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The Use of Synthetic Biology to Help Conservation Efforts
Since the first synthetic organism was announced, controversy over the man-made creation of organisms from chemicals has been met with great debate. From a simple beginning of a cell containing chemically synthesized DNA, scientists have proposed many more adventurous projects, including the production of extinct or endangered animals. Concerns regarding the potential uses of synthetic biology are brought up regularly. The reintroduction of dangerous pathogens, such as the 1918 flu virus responsible for a pandemic that killed millions, is one major concern. In addition, moral and ethical considerations about “playing God” by creating new organisms, or even reviving extinct organisms, have been raised. Indeed, we must question what right we have to create living things to suit our needs?

With ecological research showing rapid destruction of ecosystems, and many species being endangered or killed off, conservation has become an important focal point for environmental scientists. The possibility of using synthetic biology has already been proposed to revive extinct species, with some going so far as to suggest the resurrection of species such as wooly mammoths. Bringing any animal or plant back from extinction, or the brink of extinction, has the potential to be problematic. There are concerns about how the species would survive in its new environment, and what type of effect it would have on the environment and other native species.

A long-extinct species like the mammoth would probably not be adapted to live in the current environment on earth. It would not be adapted for the climate, available food sources, predators, and even man-made factors such as pollution. Even if the species was able to survive and thrive once re-introduced into the wild, it might act as an invasive species. This means that the species could harm the environment, by depleting food supplies for other animals or preventing other native plant species from growing properly. Once an invasive species has become established in an ecosystem, it can be very difficult to remove. Endangered and more recently extinct species may not thrive either, even with assistance from synthetic biology. One large problem such species might face would be limited gene pools. This would prevent further adaptations to environmental changes. It could also result in defective recessive alleles becoming over-represented in the population, thereby propagating genetic diseases in these populations. In addition, cloning of many species has been problematic, resulting in individuals being born with severe defects, if they survive through the embryonic stage. More complex animals in particular have higher chances of experiencing these defects. If scientists were able to use synthetic biology to help breed endangered species, the individuals produced may not be viable.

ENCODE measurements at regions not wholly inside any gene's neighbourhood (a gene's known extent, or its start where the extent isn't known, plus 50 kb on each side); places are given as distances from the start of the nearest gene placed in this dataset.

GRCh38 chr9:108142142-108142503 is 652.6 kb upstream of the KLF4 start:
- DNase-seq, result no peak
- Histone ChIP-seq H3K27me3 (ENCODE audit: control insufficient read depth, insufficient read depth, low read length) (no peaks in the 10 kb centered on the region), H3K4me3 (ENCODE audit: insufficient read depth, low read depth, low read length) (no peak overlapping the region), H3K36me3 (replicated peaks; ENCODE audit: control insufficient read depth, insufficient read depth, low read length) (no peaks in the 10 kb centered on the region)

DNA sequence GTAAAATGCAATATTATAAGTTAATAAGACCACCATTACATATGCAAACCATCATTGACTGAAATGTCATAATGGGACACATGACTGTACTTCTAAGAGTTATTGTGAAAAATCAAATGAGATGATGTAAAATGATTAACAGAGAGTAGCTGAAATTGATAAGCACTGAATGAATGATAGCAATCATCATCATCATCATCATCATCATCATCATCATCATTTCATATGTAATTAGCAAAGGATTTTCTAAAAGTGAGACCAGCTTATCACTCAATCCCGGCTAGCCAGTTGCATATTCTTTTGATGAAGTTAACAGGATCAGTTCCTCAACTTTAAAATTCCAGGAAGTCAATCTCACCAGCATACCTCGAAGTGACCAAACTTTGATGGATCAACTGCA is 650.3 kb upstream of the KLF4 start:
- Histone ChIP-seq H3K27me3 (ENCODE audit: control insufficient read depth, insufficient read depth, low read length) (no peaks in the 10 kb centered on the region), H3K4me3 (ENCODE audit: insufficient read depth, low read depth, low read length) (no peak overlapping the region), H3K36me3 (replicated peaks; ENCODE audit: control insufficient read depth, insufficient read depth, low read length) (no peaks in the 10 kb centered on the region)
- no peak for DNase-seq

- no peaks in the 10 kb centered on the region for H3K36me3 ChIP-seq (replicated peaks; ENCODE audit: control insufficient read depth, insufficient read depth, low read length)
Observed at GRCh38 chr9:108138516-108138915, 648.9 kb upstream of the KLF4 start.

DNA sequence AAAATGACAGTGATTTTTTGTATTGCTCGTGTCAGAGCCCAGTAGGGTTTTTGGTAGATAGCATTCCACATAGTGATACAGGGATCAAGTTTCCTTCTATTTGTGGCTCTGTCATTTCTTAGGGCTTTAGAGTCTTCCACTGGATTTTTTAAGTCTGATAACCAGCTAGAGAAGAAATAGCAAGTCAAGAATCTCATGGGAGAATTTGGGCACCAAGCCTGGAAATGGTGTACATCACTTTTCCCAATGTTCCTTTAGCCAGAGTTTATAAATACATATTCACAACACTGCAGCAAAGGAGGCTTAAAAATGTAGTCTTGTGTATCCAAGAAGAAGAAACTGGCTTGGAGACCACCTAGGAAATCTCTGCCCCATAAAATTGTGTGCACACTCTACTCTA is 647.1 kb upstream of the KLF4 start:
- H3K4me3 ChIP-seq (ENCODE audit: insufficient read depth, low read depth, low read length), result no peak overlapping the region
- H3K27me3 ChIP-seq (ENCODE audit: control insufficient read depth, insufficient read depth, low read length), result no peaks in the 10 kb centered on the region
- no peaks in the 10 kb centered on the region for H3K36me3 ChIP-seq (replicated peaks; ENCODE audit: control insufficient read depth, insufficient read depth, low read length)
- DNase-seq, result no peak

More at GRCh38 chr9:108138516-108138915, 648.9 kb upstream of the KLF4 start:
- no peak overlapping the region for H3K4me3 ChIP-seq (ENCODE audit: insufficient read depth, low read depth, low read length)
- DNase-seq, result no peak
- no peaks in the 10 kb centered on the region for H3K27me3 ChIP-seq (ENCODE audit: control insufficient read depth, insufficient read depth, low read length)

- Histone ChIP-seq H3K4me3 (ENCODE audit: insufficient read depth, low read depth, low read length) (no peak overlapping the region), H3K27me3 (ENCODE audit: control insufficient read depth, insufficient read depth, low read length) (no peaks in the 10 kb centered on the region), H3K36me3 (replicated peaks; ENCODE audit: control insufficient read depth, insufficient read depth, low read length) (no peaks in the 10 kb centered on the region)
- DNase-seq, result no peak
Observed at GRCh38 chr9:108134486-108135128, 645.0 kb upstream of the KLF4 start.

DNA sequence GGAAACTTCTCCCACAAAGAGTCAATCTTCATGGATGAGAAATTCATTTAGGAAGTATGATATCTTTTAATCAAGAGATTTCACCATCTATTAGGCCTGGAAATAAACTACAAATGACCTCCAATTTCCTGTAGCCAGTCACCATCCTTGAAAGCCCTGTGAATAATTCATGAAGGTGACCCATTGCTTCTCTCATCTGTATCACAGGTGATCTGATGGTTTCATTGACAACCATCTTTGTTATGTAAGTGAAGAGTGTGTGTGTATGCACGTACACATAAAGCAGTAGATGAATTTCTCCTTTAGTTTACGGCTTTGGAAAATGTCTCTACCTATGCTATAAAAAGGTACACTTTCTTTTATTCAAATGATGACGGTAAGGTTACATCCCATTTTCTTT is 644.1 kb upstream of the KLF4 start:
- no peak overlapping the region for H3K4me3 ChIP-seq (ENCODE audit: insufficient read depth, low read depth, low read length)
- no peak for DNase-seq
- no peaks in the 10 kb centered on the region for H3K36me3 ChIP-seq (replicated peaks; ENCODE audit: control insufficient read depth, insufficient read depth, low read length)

A more likely scenario would be using synthetic biology to preserve species on the brink of extinction, including plants and animals. Synthetic biology could also be used to help improve the health and survivability of these endangered species. Species could be genetically engineered to express specific genes that allow them to survive and reproduce in their environment more efficiently. Synthetic biology is already successfully used in ecology, although in a more mundane manner. For example, a plant hormone called auxin is involved in helping plants develop strong roots. Scientists are able to easily produce the hormone in bacteria, and have used it to help maintain the growth of grasses in areas that are experiencing droughts.

Synthetic biology in general is a very contentious area of science, and raises a great deal of ethical concerns. These concerns are also seen in the altruistic extension of synthetic biology to conservation biology. One of the first concerns involves introducing genetically modified organisms (GMOs) into the environment. GMOs are a generally deemed worrisome by many ecologists, as the environmental and health impacts are not yet fully understood. Scientists worry that GMOs may cross-breed with native plants, thus spreading pesticide-resistance genes into weeds that could harm the environment. In addition, the long term use and consumption of GMOs by humans and other animals may have unknown consequences. As it stands, a great majority (up to 95%) of corn, soy, and cotton grown in the United States are GMO. Adding more species of plants and animals to the list of GMOs could cause additional unforeseen problems to the environment, as well as to human health.

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The Use of Synthetic Biology to Help Conservation Efforts - by bridgettpayseur - 04-13-2013, 03:30 AM

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